Charles Gabriel on his Frying Secrets, KFC, and Trendy Chicken


Yesterday, we brought you part one of an interview with Charles Gabriel of Charles Country Pan Fried Chicken.

Today, in the second half of the interview, Gabriel tells us about his fried chicken technique, his thoughts on how trendy fried chicken has gotten, and sounds off on KFC.

So it was essentially your mother who taught you to fry chicken?

Yes, she taught me how to season it. She made up a seasoning, a dry seasoning, and you’ve got to put it on the chicken and let it sit for at least eight hours. You put it in the fridge for the next day. Eight hours at least, or you won’t get the taste of the chicken.

So you season it with a dry rub before frying it — do you do a soak in buttermilk too?

No buttermilk, just regular milk and eggs. And the special seasoning is [also] in the milk and in the flour, so…it goes all the way: in the chicken and the flour and the milk, to season the crust…you’ve got to know how much to use so it doesn’t get too salty.

What kind of oil do you fry in?

I use soybean or canola oil.

Is that also what your mother used to use?

We used Wesson oil. We didn’t have those others. So when I got here, I was testing to see which came closest.

Do you have any particular advice for home cooks who want to fry chicken?

The main thing is to season the chicken overnight. Then you’re going to taste the chicken. If you don’t, it’s going to be bland. You want a nice thin crust, so first an egg wash and then into the flour and then into the pan. It won’t be heavy or nothing, just a nice thin crust. And make the oil about 375.

And how often do you turn it?

You’ve got to turn it, but first you’ve got to let it start browning. And then when you see it’s browning, you turn it every minute. Because otherwise it’s going to burn if it sits there. And the pan should be only half full of oil, so not all the chicken is going to be underneath.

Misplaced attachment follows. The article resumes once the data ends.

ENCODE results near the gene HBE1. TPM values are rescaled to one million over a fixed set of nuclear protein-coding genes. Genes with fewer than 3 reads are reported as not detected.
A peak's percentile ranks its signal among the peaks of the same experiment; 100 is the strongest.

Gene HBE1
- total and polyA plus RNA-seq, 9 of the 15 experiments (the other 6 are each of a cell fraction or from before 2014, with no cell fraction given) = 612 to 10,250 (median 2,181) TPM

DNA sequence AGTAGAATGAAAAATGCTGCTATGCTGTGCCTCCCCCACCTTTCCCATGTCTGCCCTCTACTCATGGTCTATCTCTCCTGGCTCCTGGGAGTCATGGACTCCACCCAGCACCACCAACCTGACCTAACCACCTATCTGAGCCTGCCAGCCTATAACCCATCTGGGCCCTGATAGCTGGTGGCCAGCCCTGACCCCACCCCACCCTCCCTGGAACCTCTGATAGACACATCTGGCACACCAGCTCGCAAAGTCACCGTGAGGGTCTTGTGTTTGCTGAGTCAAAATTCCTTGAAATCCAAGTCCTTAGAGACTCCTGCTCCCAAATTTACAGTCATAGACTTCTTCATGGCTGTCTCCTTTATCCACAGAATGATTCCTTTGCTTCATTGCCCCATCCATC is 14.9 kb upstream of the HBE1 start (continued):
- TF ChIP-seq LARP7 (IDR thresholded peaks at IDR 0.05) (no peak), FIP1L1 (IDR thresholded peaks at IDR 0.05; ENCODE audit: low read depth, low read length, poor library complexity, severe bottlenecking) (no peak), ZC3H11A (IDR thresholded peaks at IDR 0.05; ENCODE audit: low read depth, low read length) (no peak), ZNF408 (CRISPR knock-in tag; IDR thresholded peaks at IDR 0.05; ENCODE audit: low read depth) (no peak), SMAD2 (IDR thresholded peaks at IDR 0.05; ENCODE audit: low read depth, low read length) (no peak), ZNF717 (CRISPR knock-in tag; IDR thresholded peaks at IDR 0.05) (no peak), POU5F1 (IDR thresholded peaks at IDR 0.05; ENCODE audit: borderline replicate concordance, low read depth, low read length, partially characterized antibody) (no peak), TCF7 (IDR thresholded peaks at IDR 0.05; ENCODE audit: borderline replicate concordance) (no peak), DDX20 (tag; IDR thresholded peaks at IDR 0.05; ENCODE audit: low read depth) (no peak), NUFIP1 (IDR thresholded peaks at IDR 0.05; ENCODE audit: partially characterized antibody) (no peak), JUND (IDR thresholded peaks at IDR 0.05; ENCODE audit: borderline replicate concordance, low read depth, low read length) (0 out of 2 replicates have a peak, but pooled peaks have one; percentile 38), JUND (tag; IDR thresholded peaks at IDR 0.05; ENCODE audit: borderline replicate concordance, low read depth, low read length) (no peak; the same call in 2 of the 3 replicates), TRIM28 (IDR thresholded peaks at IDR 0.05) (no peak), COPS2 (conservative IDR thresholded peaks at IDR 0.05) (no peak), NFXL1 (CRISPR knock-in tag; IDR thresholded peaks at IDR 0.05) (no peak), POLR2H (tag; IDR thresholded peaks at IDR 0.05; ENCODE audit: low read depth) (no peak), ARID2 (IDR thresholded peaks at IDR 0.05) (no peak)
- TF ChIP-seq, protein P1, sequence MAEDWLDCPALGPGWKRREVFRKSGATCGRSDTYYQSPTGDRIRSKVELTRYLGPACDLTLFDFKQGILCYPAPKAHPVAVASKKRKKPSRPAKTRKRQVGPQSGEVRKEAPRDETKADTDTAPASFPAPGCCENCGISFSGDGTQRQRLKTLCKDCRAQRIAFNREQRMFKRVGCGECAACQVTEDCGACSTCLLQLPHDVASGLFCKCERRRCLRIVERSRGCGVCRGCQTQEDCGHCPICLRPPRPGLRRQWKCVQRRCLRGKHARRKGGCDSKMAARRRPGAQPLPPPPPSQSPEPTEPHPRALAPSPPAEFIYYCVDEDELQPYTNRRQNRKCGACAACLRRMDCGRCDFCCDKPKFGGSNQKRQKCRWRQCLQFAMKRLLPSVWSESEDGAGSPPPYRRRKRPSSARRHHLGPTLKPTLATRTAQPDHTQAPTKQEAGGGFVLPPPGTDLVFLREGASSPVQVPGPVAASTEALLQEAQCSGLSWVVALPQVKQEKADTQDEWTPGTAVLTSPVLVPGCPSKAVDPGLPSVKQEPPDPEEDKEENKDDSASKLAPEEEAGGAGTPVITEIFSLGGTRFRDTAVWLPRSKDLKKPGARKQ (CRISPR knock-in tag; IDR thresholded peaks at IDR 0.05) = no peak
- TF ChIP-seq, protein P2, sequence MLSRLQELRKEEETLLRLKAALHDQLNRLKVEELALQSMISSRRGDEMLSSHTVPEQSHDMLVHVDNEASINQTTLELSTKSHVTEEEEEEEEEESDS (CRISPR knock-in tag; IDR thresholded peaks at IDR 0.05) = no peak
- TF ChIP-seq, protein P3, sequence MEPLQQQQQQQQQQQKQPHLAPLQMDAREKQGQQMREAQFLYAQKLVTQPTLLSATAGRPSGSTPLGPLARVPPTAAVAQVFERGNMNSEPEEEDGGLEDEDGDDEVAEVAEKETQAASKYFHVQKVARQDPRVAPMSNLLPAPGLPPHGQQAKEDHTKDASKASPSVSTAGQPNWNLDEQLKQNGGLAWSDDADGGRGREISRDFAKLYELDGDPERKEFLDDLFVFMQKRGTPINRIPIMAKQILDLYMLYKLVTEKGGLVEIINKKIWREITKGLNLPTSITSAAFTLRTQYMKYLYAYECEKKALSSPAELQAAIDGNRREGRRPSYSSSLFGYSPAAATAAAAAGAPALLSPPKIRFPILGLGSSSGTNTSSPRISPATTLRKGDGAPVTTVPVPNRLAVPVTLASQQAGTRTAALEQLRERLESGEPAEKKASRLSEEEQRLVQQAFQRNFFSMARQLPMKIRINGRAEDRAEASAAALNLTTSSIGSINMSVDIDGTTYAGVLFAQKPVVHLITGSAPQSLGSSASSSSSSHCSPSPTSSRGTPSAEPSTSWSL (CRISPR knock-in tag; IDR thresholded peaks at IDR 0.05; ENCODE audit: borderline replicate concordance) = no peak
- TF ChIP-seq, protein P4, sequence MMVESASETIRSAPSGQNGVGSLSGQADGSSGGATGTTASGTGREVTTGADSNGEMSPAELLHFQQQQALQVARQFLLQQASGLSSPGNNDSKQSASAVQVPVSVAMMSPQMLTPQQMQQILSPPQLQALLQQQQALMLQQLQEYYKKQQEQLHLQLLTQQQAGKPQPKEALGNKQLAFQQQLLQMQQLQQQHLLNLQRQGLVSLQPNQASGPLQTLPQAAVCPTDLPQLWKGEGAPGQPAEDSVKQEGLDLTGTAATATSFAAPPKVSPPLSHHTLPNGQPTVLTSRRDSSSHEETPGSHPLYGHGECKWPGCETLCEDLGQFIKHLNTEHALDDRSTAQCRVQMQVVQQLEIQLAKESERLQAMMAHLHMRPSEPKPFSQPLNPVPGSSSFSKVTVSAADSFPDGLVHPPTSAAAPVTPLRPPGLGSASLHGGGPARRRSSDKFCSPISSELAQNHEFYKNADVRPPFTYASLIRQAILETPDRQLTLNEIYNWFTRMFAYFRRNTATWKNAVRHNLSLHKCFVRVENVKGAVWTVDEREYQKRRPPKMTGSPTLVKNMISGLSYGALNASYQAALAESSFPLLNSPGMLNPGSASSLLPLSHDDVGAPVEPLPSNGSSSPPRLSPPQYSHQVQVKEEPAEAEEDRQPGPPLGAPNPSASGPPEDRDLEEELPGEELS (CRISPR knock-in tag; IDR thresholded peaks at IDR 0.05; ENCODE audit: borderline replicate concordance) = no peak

Do you miss your truck?

Oh man, yes, I do. I really do. I had to let it go. It got rotten, it was deteriorating. I wish I had it back.

Are there any other fried chicken restaurants that you like?

Well most fried chicken places are the commercial ones, like Kentucky. Those are the only ones here. There aren’t too many other fried chicken places. Kentucky’s, Popeye’s…

Do you like fast food fried chicken?

Well, you know, I used to like Kentucky’s, but something changed; it’s not the same like it used to be. It’s really greasy. It’s a different oil or something now.

How have you seen the city change since you came here 45 years ago?

Everything was fine up to the World Trade Center… I’ll never forget that day. And then my business went down, and now it’s picking back up.

What do you think about the fact that fried chicken is so trendy, so popular now?

Well, I work at this place now, Patroon. I got my chicken down there on Fridays, and a lot of people come. We get 100 reservations, people coming for the chicken!

Are you surprised?

Yeah! The owner, he came up and tried my chicken, and he had to put it in there. So he took me down there, and we put the chicken in there, and it really is working.

Do you cook at home?

At Thanksgiving, I usually cook. I cook turkey and ham. I don’t cook fried chicken for Thanksgiving. Just the turkey and ham. For Fourth of July, I cook chicken. I go down South, and when I go down South, I cook chicken. We do it outside in the wash pot, that’s the pot we used to use down South to boil our clothes.

What’s the worst mistake you’ve ever made in the kitchen?

I didn’t make too many mistakes! [Laughs]

Some chefs say things like mistaking the salt for the sugar, or accidentally setting something on fire…

Ah, yeah, I have done that. I have made that mistake — put the salt in the wrong thing! I made iced tea and put in salt instead of sugar. People said, “This iced tea tastes like salt!” [Laughs] Yeah, I sure did.

Are there any other restaurants you like to eat at?

Since I have my restaurants, I don’t go out too much. I have gone to Applebee’s a couple of times, I like their fish. And we have this Jamaican Restaurant on 124th called Under the Tree. Their oxtails are good.

Is your mother still around?

No, she passed. She was 84.

I’m sorry. What do you think she would have thought about your chicken?

Well, I brought her here to New York before she passed, and she was so glad that I had a business, with the chicken.

Did she think your chicken was as good as hers?

She said it was close!

Well that’s pretty good then!

Yes, that’s pretty good.